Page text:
Gout is a form of arthritis characterised by a painful inflammation of a joint or joints in the body and it is caused by a build-up of uric acid crystals in these joints.
Gout is generally more common in men than women, and often several men of the one family can be affected by the disease.
Unlike other forms of arthritis which usually develop slowly, an attack of gout happens suddenly, often overnight. While the big toe is the joint most commonly affected, the hands, wrists, knees, ankles, elbows or any other joint can be affected with the condition often being very painful – so much so that for some people, even the weight of a bed sheet can cause severe pain.
Apart from the fact that the disease is more common in men and not that common in women before the onset of menopause, there are some other risk factors making people more susceptible to gout.
These include people who are taking diuretics, those who are overweight or those who have kidney disease, high blood pressure, diabetes, or abnormal levels of fat and cholesterol.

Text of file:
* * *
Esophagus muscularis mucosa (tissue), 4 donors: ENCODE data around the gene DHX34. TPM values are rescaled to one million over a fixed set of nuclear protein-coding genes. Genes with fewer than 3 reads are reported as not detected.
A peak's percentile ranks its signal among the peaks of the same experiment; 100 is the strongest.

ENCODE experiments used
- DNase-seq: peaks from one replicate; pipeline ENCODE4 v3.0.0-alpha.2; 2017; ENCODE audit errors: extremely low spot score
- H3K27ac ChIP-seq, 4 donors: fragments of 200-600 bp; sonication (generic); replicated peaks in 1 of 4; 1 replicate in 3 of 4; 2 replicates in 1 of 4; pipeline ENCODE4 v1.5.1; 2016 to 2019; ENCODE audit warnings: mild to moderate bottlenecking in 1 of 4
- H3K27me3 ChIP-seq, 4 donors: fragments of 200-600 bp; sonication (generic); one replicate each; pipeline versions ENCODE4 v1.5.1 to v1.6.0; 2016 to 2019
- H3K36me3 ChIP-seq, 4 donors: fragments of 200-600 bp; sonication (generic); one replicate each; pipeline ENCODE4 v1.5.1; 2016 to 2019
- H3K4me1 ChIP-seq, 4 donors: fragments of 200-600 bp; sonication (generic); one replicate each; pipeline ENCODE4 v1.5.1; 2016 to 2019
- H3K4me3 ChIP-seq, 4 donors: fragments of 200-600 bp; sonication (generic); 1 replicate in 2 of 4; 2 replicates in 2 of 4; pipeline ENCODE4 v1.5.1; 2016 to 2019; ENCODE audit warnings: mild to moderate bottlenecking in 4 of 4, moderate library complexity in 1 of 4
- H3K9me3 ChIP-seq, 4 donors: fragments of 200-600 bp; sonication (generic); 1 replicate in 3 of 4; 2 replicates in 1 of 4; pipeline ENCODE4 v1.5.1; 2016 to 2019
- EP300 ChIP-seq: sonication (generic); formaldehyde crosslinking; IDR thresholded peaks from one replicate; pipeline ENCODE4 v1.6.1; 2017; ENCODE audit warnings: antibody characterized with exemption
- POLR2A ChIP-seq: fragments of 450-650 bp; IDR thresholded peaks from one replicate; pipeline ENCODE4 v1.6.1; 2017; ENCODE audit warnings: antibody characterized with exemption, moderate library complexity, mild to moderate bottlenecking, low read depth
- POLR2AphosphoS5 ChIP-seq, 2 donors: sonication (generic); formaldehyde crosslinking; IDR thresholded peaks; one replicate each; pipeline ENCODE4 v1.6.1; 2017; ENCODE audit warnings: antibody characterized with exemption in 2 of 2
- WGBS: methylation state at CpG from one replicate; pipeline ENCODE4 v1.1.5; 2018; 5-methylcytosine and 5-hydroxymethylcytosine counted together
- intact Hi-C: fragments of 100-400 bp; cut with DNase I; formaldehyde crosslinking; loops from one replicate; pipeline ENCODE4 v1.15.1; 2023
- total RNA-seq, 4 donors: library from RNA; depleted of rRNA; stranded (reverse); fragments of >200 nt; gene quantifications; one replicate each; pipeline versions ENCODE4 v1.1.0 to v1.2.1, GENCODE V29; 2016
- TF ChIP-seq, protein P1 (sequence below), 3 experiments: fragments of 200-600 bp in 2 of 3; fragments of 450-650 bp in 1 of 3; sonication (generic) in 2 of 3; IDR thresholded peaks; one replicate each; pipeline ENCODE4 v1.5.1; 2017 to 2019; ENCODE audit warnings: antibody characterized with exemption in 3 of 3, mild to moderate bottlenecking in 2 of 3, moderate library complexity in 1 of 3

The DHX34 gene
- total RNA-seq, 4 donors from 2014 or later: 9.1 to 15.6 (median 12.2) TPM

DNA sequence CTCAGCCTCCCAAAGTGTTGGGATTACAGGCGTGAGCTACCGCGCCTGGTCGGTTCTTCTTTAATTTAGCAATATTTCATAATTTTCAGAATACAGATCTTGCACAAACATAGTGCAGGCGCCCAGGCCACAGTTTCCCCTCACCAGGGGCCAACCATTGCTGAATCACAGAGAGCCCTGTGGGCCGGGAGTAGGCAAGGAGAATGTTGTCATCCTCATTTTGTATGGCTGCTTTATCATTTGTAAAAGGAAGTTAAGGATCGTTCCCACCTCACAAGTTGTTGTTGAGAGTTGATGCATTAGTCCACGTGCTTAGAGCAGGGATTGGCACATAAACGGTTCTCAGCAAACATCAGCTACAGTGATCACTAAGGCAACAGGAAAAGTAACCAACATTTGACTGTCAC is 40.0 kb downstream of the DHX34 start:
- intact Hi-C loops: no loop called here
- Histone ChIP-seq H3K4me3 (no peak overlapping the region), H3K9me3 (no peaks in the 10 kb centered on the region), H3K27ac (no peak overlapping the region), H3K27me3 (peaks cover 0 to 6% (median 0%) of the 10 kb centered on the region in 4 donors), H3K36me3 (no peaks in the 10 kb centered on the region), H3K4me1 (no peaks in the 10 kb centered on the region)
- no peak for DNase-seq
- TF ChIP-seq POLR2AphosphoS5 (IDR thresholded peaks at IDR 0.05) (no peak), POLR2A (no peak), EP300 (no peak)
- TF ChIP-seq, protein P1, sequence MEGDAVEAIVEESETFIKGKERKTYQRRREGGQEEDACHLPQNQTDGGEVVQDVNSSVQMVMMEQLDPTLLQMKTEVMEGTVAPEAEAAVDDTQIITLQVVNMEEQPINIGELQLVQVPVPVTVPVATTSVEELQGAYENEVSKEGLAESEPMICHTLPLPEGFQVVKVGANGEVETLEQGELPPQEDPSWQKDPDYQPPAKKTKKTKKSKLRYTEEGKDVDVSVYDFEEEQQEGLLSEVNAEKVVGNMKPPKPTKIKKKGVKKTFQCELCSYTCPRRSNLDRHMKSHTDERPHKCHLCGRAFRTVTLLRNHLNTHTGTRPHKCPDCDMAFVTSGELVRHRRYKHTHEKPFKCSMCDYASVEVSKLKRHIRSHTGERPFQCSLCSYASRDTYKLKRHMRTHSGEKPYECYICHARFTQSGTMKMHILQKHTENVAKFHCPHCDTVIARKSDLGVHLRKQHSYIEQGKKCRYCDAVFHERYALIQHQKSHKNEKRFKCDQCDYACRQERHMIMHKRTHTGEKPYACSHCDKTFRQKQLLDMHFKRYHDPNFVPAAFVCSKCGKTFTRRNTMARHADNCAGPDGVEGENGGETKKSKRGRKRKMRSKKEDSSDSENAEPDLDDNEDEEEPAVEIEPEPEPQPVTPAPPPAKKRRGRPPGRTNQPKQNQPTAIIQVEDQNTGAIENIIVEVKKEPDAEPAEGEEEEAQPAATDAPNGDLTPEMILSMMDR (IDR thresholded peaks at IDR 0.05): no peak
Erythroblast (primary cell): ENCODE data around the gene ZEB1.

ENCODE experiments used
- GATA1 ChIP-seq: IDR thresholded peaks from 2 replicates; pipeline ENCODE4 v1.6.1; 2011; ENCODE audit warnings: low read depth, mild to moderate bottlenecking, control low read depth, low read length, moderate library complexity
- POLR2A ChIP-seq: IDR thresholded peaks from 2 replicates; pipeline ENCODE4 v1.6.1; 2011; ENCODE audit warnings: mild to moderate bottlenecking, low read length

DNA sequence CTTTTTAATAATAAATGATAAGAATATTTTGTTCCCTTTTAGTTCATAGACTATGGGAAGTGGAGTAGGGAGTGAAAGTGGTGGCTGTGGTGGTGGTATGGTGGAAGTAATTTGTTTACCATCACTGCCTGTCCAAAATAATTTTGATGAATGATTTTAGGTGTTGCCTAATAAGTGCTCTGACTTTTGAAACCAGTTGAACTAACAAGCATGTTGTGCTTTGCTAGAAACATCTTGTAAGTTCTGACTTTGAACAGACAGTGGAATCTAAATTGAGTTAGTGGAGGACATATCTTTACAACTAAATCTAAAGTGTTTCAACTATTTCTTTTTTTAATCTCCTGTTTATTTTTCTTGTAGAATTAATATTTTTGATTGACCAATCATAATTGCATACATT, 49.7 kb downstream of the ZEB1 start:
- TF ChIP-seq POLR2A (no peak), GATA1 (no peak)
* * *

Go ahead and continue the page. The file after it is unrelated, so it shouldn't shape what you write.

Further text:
Some foods also increase the chances of getting gout. These include foods containing the chemicals from which uric acid is created such as meats (especially beef, pork, lamb, liver); seafood (especially anchovies, herring, mackerel, sardines, fish roe, mussels and scallops); vegetables (such as asparagus, kidney beans, lima beans, lentils and spinach); or foods or supplements that contain yeast extract (such as beer and Vegemite).
Alcohol, especially beer or spirits, and sugar-sweetened soft drinks and drinks with high levels of fructose also increase the risk.
Gout can also affect people with certain types of blood disorders (such as the blood cancers leukaemia and lymphoma) and people being treated for cancer.
The good news is, however, that with prompt treatment the pain and inflammation can be relieved and an attack usually subsides after a couple of weeks of treatment. It is also important to seek treatment as untreated gout can have long-term consequences.
Medicines used to treat gout can be purchased in your community pharmacy and your pharmacist can discuss with you which is the most appropriate for your particular case.
Your pharmacist can also help with lifestyle changes to help manage the condition long term and if you suffer from gout you will benefit from making healthy changes to your lifestyle.
Your community pharmacist can help in weight management, smoking cessation and maintaining a healthy diet which are all positive factors in combating gout. Your pharmacist can also help to identify when you will need to see a doctor to help manage your condition.